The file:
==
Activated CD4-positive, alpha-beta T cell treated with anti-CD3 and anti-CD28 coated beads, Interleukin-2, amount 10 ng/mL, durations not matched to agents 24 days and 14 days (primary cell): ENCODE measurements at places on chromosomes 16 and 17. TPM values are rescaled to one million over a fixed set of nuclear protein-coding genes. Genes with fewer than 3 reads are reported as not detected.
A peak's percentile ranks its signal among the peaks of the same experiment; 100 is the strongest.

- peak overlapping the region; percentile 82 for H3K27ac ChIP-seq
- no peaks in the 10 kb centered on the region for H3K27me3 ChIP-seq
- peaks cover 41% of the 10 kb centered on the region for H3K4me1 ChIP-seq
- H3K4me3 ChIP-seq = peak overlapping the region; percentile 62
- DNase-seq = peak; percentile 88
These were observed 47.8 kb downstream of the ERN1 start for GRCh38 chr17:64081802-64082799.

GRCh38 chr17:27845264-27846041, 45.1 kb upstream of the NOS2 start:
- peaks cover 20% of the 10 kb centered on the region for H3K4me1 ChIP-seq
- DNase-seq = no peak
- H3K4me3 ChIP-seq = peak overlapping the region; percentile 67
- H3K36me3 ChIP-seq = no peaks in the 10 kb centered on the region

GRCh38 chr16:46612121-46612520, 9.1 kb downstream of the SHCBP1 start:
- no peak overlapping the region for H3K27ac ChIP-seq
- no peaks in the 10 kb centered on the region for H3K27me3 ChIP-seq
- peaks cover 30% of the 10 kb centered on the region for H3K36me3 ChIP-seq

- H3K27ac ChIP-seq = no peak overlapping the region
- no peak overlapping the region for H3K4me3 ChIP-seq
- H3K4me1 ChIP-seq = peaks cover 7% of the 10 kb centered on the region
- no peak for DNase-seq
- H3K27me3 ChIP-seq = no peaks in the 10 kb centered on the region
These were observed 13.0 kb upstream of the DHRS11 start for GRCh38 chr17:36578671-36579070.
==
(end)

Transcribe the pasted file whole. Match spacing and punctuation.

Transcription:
Activated CD4-positive, alpha-beta T cell treated with anti-CD3 and anti-CD28 coated beads, Interleukin-2, amount 10 ng/mL, durations not matched to agents 24 days and 14 days (primary cell): ENCODE measurements at places on chromosomes 16 and 17. TPM values are rescaled to one million over a fixed set of nuclear protein-coding genes. Genes with fewer than 3 reads are reported as not detected.
A peak's percentile ranks its signal among the peaks of the same experiment; 100 is the strongest.

- peak overlapping the region; percentile 82 for H3K27ac ChIP-seq
- no peaks in the 10 kb centered on the region for H3K27me3 ChIP-seq
- peaks cover 41% of the 10 kb centered on the region for H3K4me1 ChIP-seq
- H3K4me3 ChIP-seq = peak overlapping the region; percentile 62
- DNase-seq = peak; percentile 88
These were observed 47.8 kb downstream of the ERN1 start for GRCh38 chr17:64081802-64082799.

GRCh38 chr17:27845264-27846041, 45.1 kb upstream of the NOS2 start:
- peaks cover 20% of the 10 kb centered on the region for H3K4me1 ChIP-seq
- DNase-seq = no peak
- H3K4me3 ChIP-seq = peak overlapping the region; percentile 67
- H3K36me3 ChIP-seq = no peaks in the 10 kb centered on the region

GRCh38 chr16:46612121-46612520, 9.1 kb downstream of the SHCBP1 start:
- no peak overlapping the region for H3K27ac ChIP-seq
- no peaks in the 10 kb centered on the region for H3K27me3 ChIP-seq
- peaks cover 30% of the 10 kb centered on the region for H3K36me3 ChIP-seq

- H3K27ac ChIP-seq = no peak overlapping the region
- no peak overlapping the region for H3K4me3 ChIP-seq
- H3K4me1 ChIP-seq = peaks cover 7% of the 10 kb centered on the region
- no peak for DNase-seq
- H3K27me3 ChIP-seq = no peaks in the 10 kb centered on the region
These were observed 13.0 kb upstream of the DHRS11 start for GRCh38 chr17:36578671-36579070.